Alba Therapeutics Recruiting Patients with Celiac Disease for a Phase 2b Clinical Trial

May 1, 2012

Alba Therapeutics Recruiting Patients with Celiac Disease for a Phase 2b Clinical Trial


Celiac disease research needs you!

Opt-in to stay up-to-date on the latest news.

Yes, I want to advance research
No, I’d prefer not to
Don’t show me this again

New questionnaire, the first of its kind, will be used to evaluate investigational compound in patients with celiac.

Alba Therapeutics Corporation today announced that it was granted a certificate of registration for copyright of the first and only Patient Reported Outcome (PRO) questionnaire for patients with Celiac Disease (CeD). The CeD PRO questionnaire will be used as part of Alba’s clinical trial program evaluating its investigational compound larazotide acetate, in patients with celiac disease. Alba’s Phase 2b clinical study (CLIN1001-012) is currently accepting patients in the U.S. and Canada.

Anyone interested in learning more about how they can participate in this clinical study or about CeD can visit the following Websites

“The CeD PRO questionnaire is an important tool for the continued development of larazotide acetate, our most advanced compound for the treatment of celiac disease,” said, Wendy Perrow, President and COO at Alba. “Understanding patients’ perspectives on specific disease related outcomes such as symptoms, and quality of life issues are critical to the development of new treatment options and are necessary parameters when evaluating them.”

The CeD PROwas developed in accordance with the U.S. Food and Drug Administration’s (FDA) SEALD guidelines, and is currently being validated in Alba’s Phase 2b multi-center trial evaluating the efficacy, safety and tolerability of larazotide acetate in patients with celiac disease. Larazotide acetatehas the potential to become the first approved medicine to treat celiac disease and has been granted “Fast Track” designation from the FDA.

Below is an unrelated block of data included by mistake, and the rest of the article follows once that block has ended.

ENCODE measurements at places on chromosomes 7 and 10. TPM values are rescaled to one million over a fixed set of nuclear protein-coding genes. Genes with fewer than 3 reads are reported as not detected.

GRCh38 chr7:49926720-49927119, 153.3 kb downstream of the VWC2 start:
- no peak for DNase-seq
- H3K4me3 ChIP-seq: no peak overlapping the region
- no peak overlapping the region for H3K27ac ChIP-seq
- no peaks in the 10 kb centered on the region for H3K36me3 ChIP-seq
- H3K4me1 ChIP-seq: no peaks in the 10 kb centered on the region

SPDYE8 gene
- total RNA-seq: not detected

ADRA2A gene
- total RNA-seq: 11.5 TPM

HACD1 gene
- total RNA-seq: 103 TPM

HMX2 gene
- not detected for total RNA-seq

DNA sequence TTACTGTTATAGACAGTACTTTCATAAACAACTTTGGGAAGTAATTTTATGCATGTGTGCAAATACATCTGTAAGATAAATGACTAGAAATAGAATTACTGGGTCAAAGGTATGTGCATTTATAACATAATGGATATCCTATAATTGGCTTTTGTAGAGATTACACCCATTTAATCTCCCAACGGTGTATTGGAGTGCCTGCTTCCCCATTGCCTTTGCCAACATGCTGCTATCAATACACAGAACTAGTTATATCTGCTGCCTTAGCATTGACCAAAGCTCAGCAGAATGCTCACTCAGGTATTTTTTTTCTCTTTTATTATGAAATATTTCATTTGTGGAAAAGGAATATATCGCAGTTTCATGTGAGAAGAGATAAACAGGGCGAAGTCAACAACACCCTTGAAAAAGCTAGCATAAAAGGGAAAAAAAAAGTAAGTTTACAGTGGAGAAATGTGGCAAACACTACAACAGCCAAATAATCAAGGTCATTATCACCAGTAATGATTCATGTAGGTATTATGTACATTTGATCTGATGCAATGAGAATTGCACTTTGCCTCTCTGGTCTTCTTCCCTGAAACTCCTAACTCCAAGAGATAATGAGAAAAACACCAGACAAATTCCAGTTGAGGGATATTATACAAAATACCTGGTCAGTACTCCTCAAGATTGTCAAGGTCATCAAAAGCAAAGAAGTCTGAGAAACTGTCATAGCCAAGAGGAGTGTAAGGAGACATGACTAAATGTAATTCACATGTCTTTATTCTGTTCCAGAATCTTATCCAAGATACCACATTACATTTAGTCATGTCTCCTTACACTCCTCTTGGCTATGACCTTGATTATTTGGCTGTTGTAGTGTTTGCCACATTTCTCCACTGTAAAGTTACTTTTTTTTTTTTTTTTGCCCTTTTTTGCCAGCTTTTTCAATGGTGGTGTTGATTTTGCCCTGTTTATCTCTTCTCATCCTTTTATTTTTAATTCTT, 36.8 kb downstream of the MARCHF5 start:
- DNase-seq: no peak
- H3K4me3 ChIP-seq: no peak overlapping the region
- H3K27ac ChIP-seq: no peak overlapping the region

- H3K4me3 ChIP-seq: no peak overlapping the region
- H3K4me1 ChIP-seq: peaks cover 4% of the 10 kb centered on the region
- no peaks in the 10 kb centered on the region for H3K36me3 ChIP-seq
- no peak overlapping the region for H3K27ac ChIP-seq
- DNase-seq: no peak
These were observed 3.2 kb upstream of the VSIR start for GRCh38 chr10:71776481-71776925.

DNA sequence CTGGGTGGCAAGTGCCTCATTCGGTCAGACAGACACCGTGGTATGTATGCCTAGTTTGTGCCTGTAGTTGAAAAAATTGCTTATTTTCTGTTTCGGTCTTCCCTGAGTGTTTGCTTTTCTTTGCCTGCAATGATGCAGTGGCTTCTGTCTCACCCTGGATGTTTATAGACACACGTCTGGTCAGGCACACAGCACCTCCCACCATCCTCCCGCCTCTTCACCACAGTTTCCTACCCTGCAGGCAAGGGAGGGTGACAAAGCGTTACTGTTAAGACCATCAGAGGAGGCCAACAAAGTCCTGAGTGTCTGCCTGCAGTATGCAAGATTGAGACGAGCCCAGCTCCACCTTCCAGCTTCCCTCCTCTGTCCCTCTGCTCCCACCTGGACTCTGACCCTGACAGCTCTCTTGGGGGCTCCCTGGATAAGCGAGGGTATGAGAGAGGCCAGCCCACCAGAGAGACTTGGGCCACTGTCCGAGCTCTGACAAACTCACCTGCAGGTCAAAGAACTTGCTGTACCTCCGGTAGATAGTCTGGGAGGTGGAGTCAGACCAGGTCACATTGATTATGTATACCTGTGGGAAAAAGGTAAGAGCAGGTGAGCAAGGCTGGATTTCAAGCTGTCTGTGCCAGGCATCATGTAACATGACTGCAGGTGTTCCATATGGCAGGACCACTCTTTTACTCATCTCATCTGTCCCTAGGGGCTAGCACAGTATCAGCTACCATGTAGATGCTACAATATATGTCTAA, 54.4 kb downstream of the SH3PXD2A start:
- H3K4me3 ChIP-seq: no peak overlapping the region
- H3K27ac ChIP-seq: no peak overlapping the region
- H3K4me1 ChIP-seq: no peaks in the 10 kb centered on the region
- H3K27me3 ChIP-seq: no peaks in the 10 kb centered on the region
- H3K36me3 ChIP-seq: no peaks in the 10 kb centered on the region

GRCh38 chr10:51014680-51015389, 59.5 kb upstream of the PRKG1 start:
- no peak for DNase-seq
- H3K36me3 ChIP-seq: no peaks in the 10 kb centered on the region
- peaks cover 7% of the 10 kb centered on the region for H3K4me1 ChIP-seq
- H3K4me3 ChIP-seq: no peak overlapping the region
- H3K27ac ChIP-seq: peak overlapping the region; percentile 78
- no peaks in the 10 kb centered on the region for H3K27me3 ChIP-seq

“Celiac Disease is a daily struggle for patients because excluding gluten entirely from the diet is virtually impossible,” said Anthony J. DiMarino, Jr., M.D., Chief, Division of Gastroenterology & Hepatology, Thomas Jefferson University Hospital in Philadelphia. “A potential drug therapy as an adjunct to diet could transform the treatment of Celiac Disease and help countless patients better manage their condition. Current research with Larazotide acetate has been promising. We will know more as the Phase II studies progress,” he added.

Five of the nation’s leading health organizations supporting Celiac Disease awareness and education (Celiac Disease Foundation, Celiac Sprue Association, Gluten Intolerance Group of North America, National Foundation for Celiac Awareness and the American Celiac Disease Alliance) said: “We strongly support the efforts of Alba Therapeutics in its commitment to researching drug therapies for Celiac Disease. The more research that is undertaken, the better we will understand this disease and how best to help people effectively manage it.”

About Larazotide Acetate

Larazotide acetate, Alba’s leading product candidate for CeD, is a novel agent that belongs to a new class of drug called tight junction regulators. Tight junctions, which are located in the bowel, should remain closed except to shed dead cells. However, in patients with CeD, the presence of gluten causes the tight junctions to remain open, thus starting an inflammatory cascade within the bowel that eventually destroys the intestinal villa. Early research suggests larazotide acetate may help keep the tight junctions closed when ingested prior to a meal, thus reducing the inflammatory process in response to gluten. More information about the mechanism of action of Larazotide acetate can be found in two newly published papers available in the May 2012 publication of PEPTIDES. Gopalakrishnan et al, Larazotide acetate regulates epithelial tight junctions in vitro and in vivo and Gopalakrishnan et al, Larazotide acetate promotes tight junction assembly in epithelial cells.